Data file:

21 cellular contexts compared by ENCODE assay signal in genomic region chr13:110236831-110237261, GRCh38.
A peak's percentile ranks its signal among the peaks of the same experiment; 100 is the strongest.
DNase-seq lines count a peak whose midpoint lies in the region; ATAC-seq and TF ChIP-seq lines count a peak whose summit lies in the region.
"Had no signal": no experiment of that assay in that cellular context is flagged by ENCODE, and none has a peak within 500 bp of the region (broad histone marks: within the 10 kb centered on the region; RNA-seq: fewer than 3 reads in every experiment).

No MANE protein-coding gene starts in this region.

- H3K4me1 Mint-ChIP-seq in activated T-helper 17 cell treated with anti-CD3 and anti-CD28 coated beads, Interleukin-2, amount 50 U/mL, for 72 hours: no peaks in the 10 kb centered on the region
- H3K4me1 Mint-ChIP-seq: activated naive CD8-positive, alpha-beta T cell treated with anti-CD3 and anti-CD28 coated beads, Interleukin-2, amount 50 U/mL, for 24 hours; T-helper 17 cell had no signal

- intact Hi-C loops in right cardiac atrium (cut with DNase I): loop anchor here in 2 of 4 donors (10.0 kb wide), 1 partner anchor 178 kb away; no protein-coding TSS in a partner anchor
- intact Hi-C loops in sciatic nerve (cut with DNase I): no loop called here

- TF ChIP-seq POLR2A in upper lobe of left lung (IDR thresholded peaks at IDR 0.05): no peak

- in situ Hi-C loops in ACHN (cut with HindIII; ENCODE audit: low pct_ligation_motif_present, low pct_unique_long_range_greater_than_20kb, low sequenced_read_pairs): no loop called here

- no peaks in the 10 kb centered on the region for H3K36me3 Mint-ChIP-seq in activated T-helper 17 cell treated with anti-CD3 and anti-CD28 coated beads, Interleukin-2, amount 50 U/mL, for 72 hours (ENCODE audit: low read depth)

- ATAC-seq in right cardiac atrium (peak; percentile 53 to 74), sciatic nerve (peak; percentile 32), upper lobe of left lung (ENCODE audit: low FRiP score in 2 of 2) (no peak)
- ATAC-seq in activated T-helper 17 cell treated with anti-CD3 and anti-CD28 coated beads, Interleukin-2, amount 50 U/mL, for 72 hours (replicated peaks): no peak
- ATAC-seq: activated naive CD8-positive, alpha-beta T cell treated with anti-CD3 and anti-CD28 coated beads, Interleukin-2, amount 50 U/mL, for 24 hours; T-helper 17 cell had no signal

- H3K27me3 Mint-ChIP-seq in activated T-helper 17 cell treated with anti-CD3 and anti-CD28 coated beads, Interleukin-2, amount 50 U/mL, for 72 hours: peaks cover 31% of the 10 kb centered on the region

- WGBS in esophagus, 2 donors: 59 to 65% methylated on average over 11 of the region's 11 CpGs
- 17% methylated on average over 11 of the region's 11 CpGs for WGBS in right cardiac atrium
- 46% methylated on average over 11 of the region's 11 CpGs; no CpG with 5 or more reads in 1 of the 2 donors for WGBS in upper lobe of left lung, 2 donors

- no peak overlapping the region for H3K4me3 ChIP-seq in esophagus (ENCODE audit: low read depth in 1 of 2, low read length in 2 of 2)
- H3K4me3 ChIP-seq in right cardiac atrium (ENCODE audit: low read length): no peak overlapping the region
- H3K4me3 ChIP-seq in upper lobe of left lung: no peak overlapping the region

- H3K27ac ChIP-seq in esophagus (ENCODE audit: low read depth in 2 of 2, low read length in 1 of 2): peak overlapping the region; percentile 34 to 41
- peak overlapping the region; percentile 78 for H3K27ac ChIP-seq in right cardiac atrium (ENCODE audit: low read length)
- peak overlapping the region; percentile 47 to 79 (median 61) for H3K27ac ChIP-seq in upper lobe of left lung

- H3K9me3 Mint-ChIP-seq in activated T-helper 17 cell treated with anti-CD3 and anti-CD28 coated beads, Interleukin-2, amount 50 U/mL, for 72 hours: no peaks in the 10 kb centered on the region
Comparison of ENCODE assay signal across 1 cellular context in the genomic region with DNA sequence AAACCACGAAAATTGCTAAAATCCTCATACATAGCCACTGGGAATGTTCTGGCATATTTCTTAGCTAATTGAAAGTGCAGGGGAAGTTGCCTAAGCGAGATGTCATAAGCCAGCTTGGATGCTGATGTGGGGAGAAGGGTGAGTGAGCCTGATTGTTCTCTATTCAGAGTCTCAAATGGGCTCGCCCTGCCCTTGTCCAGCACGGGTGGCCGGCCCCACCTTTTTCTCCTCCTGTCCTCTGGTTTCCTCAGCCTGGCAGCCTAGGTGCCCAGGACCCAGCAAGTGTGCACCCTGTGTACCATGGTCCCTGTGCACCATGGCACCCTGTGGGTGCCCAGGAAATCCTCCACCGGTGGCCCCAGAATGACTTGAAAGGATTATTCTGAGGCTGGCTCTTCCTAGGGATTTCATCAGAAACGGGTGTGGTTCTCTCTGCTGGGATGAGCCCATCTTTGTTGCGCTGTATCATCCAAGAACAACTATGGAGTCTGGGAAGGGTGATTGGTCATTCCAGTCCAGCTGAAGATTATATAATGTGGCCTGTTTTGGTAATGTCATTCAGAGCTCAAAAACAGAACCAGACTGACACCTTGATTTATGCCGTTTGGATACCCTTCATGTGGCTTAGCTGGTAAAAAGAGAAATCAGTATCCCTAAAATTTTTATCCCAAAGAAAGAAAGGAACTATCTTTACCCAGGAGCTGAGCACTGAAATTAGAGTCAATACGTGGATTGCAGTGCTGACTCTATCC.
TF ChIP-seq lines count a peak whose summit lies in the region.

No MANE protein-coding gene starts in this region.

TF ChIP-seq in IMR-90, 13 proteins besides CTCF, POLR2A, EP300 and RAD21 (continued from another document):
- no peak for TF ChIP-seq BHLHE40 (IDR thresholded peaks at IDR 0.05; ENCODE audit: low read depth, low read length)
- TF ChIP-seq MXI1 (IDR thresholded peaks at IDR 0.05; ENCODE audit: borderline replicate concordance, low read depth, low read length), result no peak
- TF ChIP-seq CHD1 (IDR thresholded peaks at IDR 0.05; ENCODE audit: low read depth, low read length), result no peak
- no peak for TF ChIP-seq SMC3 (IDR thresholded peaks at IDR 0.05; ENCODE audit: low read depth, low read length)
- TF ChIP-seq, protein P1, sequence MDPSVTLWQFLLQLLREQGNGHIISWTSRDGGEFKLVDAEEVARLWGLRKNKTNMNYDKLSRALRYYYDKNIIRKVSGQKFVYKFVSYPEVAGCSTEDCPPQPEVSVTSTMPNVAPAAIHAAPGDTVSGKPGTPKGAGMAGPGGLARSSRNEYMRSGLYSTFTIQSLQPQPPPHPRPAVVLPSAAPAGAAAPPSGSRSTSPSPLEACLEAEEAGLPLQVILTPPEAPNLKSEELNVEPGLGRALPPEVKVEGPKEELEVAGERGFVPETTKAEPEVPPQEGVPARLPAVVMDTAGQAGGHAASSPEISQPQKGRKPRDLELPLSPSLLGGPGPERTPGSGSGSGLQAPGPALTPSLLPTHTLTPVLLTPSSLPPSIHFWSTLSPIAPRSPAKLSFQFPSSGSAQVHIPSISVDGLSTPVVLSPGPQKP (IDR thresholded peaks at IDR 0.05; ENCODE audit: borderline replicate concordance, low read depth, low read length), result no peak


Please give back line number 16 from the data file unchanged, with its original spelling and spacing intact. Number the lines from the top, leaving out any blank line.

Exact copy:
- H3K27me3 Mint-ChIP-seq in activated T-helper 17 cell treated with anti-CD3 and anti-CD28 coated beads, Interleukin-2, amount 50 U/mL, for 72 hours: peaks cover 31% of the 10 kb centered on the region